The EU’s accounts haven’t been signed off for years.
Auditors say the accounts are accurate and have been since 2007. But they record significant errors in how money is paid, and this has been the case since 1995.
Both sides have a point. The EU’s Court of Auditors regularly “signs off”—in its own words—the reliability of the accounts themselves, and has given them a clean bill of health for the last eight years.
But it has consistently found significant errors in how the money is paid out since it began giving opinions in 1995.
Ultimately, it depends on what you think the term “signed off” implies about the accounts.
Two opinions, not one
The European Court of Auditors checks the EU’s accounts and delivers verdicts on them annually. It actually gives two different opinions on them: whether they’re accurate and reliable, and to what extent there’s evidence that money is being received or paid in error.
The auditors give a clean opinion on the accuracy and reliability of the accounts when they present a true and fair view of the EU’s finances and follow the rules of financial reporting. This has been the case since 2007.
If they’re mostly fine, but have some problems, the auditors give a qualified opinion. This was the case before 2007. If they have extensive problems, they give an adverse opinion on the reliability of the accounts. This has never happened.
The same opinions are delivered on the ‘regularity’ of the accounts—whether they’re free from significant errors. The Court of Auditors has always given an adverse opinion on this ever since it started giving opinions in 1995.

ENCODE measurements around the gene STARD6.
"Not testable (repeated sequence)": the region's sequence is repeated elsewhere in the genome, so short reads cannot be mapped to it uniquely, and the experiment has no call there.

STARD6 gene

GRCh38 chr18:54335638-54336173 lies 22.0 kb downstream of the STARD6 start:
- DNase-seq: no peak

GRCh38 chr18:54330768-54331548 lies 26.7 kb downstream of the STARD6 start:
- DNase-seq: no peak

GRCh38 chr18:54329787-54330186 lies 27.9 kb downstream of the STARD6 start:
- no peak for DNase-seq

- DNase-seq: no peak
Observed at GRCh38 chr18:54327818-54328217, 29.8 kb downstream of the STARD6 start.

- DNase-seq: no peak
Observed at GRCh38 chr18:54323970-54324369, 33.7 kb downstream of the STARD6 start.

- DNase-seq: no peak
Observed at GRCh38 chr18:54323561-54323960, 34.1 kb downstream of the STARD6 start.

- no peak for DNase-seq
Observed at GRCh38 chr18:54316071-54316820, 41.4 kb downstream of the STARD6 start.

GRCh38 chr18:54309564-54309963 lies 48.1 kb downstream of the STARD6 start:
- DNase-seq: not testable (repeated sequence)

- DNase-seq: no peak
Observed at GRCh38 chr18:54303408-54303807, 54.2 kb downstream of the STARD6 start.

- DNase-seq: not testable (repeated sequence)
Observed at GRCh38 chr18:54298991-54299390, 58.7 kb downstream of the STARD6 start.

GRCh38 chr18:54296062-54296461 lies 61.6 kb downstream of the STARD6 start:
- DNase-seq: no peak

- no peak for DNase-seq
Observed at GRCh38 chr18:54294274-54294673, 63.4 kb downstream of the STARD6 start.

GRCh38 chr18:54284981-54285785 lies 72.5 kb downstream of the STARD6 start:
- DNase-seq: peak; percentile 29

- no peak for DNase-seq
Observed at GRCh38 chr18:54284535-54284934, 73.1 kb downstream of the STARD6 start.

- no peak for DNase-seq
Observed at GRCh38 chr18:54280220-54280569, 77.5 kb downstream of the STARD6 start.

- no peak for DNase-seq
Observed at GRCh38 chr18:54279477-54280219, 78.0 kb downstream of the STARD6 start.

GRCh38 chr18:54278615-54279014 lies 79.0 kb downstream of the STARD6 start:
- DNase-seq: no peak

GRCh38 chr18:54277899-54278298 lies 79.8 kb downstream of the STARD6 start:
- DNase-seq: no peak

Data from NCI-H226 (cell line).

So what does all this say about the EU’s accounts? The numbers accurately reflect what’s actually happened—it’s just that some of it shouldn’t have happened in the first place.
Accurate in 2015, but errors persist
In 2015 the EU spent €145 billion—or about £105 billion, at the average exchange rate for 2015. That's a few billion less than what the UK spent on the NHS. The Court said the EU’s accounts in 2015: “present, in all material respects, a true and fair view of the EU’s financial results for the year … We were therefore able to give a clean opinion on the reliability of the accounts (‘signed off’)”.
But it did find that 3.8% of EU spending was subject to error. As long as the estimated error is above a threshold of 2%, it’s considered “material”. 3.8% is slightly lower than the estimated level of error in previous years.
Error is not always the same as fraud or waste
Just because some money is paid in error doesn’t mean people all the people involved have deliberately tried to defraud the EU.
A small minority of the cases that the auditors look at each year involve suspected fraud. The UK’s Public Accounts Committee of MPs has concluded for years that the complexity of the EU’s spending programmes, which creates misunderstandings, contributes towards these errors.
It also doesn’t necessarily mean the money was ‘wasted’, just that it wasn’t paid out according to the rules. One way to run afoul of the rules, for instance, is to award an EU-funded contract directly without holding a proper bidding process. Even though the rules haven’t been followed, it's not always the case that another firm would have been able to put in a lower bid.
“Our estimate of the level of error is not a measure of fraud, inefficiency or waste. It is an estimate of the money that should not have been paid out because it was not used in accordance with the applicable rules and regulations.”
The most common type of error is when people claim for costs they’re ineligible for, followed by procurement errors like the one discussed above.
It’s not all the EU’s fault, and it gets some of the money back
In the UK’s case, the Public Accounts Committee has criticised the government for designing programmes which add to the complexity of EU spending, and showing a “distinct lack of urgency” in tackling that complexity and reducing the penalties the UK needs to pay back to the EU.
Isn't it nice to have the whole picture?
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